Don’t know what to wear? Try the capsule

“Less is more”, is an old classic in the fashion world. I’m not the big fashionista myself, but there’s a new fashion trend that I’m pretty excited about. You can only have 30-something pieces of clothes in wardrobe per season. Does it sounds like a challenge you would be up for? 

BY MARIA LENTZ-NIELSEN  

Since I’m currently on exchange in Bordeaux, France I have to live out of a suitcase. Leaving Copenhagen, I packed all my stuff in boxes and took only the best things with me. With an Air France limit of 23 kg, I had to make some hard choices. I took 35 pieces of clothes (excluding underwear, pj’s and running pants) with me. I expected to miss more of my things, but it turns out that I’m quite alright with a smaller selection of clothes. I don’t have the same “what to wear?!?!”-crises and I can see all my dressing options when I open my drawer.

Then I fell over this posting on facebook about the capsule wardrobe. It comes from the 70’s when London based Susie Faux, owner of the boutique “Wardrobe”, invented the term. In the 80’s Donna Karan also used the concept and lately it has made a comeback.

Build your capsule 
The capsule wardrobe consists of 33-36 pieces of clothes for each season excluding underwear, sportswear, pyjamas and footwear. Choose some basics that go with everything and some special items to spice it up. Consider the color scheme of your selection, what kinds of functions in your everyday life you need to match (fancy job, low key job, many social events, mostly family time etc.) and of course the season you are entering (temperature, risk of rain etc.).

For me it was a bit difficult because I had to pack for both summer, fall and winter in one suitcase. I brought a bit of everything, but more of the summer collection than of winter. I come from the cold North and I was expecting a warmer climate in South Western France. They make wine here, doesn’t that require a lot of sun?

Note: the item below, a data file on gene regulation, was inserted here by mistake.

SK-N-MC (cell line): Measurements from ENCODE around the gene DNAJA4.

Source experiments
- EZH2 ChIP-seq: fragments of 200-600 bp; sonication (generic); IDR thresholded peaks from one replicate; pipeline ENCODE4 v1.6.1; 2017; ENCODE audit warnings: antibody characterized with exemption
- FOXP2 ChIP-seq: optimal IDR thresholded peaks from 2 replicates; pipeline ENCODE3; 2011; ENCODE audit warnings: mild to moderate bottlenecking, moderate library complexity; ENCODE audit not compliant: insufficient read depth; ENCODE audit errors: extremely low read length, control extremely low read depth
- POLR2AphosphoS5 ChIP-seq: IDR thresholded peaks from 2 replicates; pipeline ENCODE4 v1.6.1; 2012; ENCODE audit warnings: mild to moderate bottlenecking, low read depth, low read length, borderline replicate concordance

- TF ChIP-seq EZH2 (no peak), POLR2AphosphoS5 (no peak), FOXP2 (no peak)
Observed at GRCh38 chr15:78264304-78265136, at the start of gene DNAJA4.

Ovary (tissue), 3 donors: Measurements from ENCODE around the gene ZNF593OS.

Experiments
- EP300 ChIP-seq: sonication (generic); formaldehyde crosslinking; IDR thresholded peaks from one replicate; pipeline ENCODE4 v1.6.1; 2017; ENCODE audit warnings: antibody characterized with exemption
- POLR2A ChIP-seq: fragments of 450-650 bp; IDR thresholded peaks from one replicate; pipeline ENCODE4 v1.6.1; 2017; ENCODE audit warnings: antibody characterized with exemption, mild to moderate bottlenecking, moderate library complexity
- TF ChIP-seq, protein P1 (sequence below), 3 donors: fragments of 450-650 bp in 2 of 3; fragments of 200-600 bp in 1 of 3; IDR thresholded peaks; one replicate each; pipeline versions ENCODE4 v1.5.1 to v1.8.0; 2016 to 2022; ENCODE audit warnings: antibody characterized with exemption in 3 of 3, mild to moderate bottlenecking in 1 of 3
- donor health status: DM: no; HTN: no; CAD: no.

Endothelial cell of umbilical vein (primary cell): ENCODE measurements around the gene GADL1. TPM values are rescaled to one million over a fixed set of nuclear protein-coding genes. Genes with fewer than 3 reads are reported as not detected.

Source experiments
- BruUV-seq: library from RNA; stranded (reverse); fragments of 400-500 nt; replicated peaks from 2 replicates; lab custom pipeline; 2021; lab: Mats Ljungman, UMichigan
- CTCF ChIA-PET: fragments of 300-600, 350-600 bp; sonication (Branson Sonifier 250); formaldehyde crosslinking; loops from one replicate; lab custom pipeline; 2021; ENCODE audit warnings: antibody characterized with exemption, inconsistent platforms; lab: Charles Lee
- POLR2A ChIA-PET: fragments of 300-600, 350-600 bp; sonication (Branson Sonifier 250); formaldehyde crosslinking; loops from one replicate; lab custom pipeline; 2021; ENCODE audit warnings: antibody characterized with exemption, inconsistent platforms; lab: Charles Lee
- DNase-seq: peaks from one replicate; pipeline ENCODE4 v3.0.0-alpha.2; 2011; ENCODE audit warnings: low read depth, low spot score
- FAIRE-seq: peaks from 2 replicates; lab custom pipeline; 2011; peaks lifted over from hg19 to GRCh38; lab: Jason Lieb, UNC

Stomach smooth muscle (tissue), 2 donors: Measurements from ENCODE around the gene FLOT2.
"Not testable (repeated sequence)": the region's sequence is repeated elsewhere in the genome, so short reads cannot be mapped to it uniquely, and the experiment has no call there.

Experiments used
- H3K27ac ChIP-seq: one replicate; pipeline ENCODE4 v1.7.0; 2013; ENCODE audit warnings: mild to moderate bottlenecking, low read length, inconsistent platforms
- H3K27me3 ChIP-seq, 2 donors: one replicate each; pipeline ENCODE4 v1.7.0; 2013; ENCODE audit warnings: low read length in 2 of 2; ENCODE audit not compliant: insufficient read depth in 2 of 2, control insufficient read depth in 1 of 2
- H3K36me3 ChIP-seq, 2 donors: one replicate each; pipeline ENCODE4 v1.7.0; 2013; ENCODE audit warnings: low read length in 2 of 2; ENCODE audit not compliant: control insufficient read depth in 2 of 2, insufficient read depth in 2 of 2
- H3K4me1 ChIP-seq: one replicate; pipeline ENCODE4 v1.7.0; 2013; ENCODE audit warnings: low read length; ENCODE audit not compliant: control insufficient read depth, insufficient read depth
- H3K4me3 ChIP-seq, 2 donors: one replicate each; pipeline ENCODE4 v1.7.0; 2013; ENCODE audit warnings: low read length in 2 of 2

Panic
The first month or so, I realized that I greatly underestimated the weather in Bordeaux. It turns out, wine needs a lot of rain too. By late September, I was panicking after having used my umbrella practically every day and sleeping with long sleeves and my woolen winter socks. Luckily, my parents came to visit me the last weekend of September and they brought me more sweaters and warmer scarves.

But then, as if the weather gods were playing a prank on me, the weather changed completely and the summer clothes that I sent home with my parents would suddenly have been useful. Anyways, I was happy to extend the summer a bit and I still had some t-shirt and dresses left, so no complaints. But just to say, you might have second thoughts, so don’t pack your clothes for the other seasons too far away.

Why do I have so much stuff?! 
All this thinking about stuff, things – clutter, right? It made me realize that I don’t need all that. But that realization might not have come in a different situation. It was necessary for me to make an exchange suitcase/capsule wardrobe. If it hadn’t been though, I might have hesitated a bit more to get rid of most of my clothes.

It’s not the first time that I’m living abroad and I owe my parents big time for letting me store all my sh*t in their house. At the same time, I also wonder if it was really necessary to have all those boxes. I forgot what’s in half of them anyways. Should I just throw it out, when I come home? Not all of it of course. I have a lot of kitchen supplies for example, that I’ll need one day but have not needed for the past few years when I’ve rented rooms in other people’s homes.

The good materialism
But this leads me to materialism. I wish I didn’t need a lot of things, that I could just have a minimalist apartment that might be tiny but seemed spacious because I wouldn’t have  stuffy stuff everywhere. But then I realized that I also need a lot of things, and if I actually throw them out, I’ll have to re-buy them later either as disposable plastic versions that goes against my green heart or just waste money on a new durable version. And also, there are a lot of my belongings that I wouldn’t want to get rid off. I love my books, my art nouveau mirror, my grandpa’s armchair and many other things. So even though materialism has a bad connotation for me, it might not be so bad if it means to really, really like your stuff.

So what to do now? Give up shopping, never purchase anything new and stick to recycling your wardrobe forever? Well, that might not be much fun. It’s okay to get new things, especially if they are sustainably made.

Let me give you an example of what I do to limit my consumption: When I go shopping (a rare event), I tend to try something on but not buying it right away. Even if I like it and it fits well, I’ll leave it at the store to see if I’m still thinking about it a couple of days later. If I do, I’ll go back to get it. If not, I saved some money and no harm done.

 

If you have tried the capsule wardrobe or have other tips for sustainable fashion and consumption, leave your comments below.

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